I recently read an interesting Op Ed piece on why university student experience surveys are inherently flawed.
A few sentences about designing learning stood out for me as I grapple with the balance between spoon feeding students and reducing their cognitive load.
“It is patently counterproductive for students to struggle with understanding the curriculum, with the requirements of learning and assessment tasks, or with the reasons why they are being asked to do what they do. These should be as straightforward as possible and made perfectly clear to students. The acquisition and updating of deeper conceptual understanding, on the other hand, does often require grappling with new ways of thinking and synthesising knowledge. This is hard cognitive work for most people.”
As a learning designer, I want to create an environment where there is just enough challenge. As a learning designer for adult learning, I want to provide authentic learning experiences and challenge people to be problem solvers.Is providing the reason why they are being asked to do an unmarked task, then outlining a procedure and describing the result spoon feeding when that doesn’t always happen in a workplace?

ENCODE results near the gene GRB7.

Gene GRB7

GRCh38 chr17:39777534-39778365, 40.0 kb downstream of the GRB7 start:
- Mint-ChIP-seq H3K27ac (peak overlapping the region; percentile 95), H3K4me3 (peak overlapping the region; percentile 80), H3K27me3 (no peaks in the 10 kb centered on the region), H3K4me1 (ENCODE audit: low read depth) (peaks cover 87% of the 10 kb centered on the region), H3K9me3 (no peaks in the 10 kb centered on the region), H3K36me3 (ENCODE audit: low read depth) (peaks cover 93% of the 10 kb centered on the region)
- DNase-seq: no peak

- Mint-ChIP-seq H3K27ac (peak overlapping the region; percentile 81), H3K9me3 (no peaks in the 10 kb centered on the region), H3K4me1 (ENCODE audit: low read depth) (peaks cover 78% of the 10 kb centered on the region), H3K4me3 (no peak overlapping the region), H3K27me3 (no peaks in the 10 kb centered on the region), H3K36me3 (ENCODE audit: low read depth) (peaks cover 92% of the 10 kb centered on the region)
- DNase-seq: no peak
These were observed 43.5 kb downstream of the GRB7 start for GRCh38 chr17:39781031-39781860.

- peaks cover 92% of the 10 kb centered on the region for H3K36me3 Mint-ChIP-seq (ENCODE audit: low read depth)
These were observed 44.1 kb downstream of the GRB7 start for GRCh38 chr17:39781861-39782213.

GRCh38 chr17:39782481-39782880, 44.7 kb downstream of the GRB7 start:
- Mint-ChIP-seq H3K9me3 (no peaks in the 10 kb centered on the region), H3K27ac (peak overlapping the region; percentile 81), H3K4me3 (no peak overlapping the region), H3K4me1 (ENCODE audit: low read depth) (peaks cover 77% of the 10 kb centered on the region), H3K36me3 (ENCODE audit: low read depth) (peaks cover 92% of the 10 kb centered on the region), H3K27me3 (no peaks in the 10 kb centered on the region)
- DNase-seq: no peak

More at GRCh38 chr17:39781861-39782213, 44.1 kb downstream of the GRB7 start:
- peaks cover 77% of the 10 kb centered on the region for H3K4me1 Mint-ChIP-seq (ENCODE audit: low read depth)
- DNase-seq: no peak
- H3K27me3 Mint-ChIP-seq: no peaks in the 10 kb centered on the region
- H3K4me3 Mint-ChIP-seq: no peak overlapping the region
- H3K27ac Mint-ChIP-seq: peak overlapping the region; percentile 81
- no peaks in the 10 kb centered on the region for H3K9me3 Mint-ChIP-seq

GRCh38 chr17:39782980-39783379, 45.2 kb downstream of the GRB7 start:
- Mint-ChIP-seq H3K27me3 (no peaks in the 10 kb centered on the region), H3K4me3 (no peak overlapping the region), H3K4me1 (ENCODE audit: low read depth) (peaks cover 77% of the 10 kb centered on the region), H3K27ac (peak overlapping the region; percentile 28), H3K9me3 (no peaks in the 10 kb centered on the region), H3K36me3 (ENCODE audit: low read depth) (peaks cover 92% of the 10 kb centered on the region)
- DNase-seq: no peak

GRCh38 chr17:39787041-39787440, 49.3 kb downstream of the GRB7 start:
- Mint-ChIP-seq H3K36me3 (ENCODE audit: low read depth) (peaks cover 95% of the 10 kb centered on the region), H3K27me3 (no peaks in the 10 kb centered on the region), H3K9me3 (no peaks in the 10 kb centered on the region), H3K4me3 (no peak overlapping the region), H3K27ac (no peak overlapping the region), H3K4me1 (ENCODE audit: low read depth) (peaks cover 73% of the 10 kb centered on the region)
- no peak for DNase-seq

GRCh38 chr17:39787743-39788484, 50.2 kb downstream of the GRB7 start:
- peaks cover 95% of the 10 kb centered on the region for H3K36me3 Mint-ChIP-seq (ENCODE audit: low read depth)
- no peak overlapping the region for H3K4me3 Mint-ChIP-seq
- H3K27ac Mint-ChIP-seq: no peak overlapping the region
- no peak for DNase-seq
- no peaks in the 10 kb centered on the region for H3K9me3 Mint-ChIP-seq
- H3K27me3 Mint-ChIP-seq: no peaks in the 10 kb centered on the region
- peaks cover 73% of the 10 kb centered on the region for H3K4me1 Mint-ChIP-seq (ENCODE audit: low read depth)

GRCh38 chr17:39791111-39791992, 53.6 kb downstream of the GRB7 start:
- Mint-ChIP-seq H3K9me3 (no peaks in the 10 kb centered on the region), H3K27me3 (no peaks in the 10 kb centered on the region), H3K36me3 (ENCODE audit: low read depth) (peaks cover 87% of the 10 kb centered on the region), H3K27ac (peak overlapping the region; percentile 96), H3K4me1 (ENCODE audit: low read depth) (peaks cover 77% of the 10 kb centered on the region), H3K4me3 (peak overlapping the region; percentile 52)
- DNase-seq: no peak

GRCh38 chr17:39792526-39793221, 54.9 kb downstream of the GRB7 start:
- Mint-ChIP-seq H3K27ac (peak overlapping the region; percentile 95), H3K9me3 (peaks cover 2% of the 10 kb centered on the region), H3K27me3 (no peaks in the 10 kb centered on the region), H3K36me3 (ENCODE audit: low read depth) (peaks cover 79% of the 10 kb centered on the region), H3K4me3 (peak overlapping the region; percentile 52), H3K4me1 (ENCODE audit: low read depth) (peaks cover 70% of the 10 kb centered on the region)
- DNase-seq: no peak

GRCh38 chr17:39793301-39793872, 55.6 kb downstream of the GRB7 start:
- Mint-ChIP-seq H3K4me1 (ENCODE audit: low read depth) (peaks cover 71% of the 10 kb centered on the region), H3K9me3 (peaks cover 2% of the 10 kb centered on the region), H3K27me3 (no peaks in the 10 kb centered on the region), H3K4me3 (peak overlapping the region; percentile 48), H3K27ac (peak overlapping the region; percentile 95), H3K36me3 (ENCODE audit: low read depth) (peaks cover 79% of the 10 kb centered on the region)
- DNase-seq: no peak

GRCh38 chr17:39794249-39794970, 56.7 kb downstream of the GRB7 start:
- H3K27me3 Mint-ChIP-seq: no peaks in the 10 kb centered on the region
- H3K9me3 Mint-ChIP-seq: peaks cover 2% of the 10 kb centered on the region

Over my work life I’ve been under-managed and provided next to no brief and over-managed where the manager all but wrote things for me and translated for me in meetings (“I think what Kerry is saying is…”).
Would we be better breaking down the steps into what the output will be (what), the learning outcomes (reason why) and then providing them a planning tool with some suggestions of how to accomplish the task?
I must admit the last of this – unless we are talking about a highly technical task – is where I start biting my lip. How much detail do we put in here?Do we provide SOME resources or ALL the resources?
I am concerned if we provide ALL the resources, we end up with students who are lacking in one of the most important aspects of information literacy – the discernment necessary to find and recognise credible sources.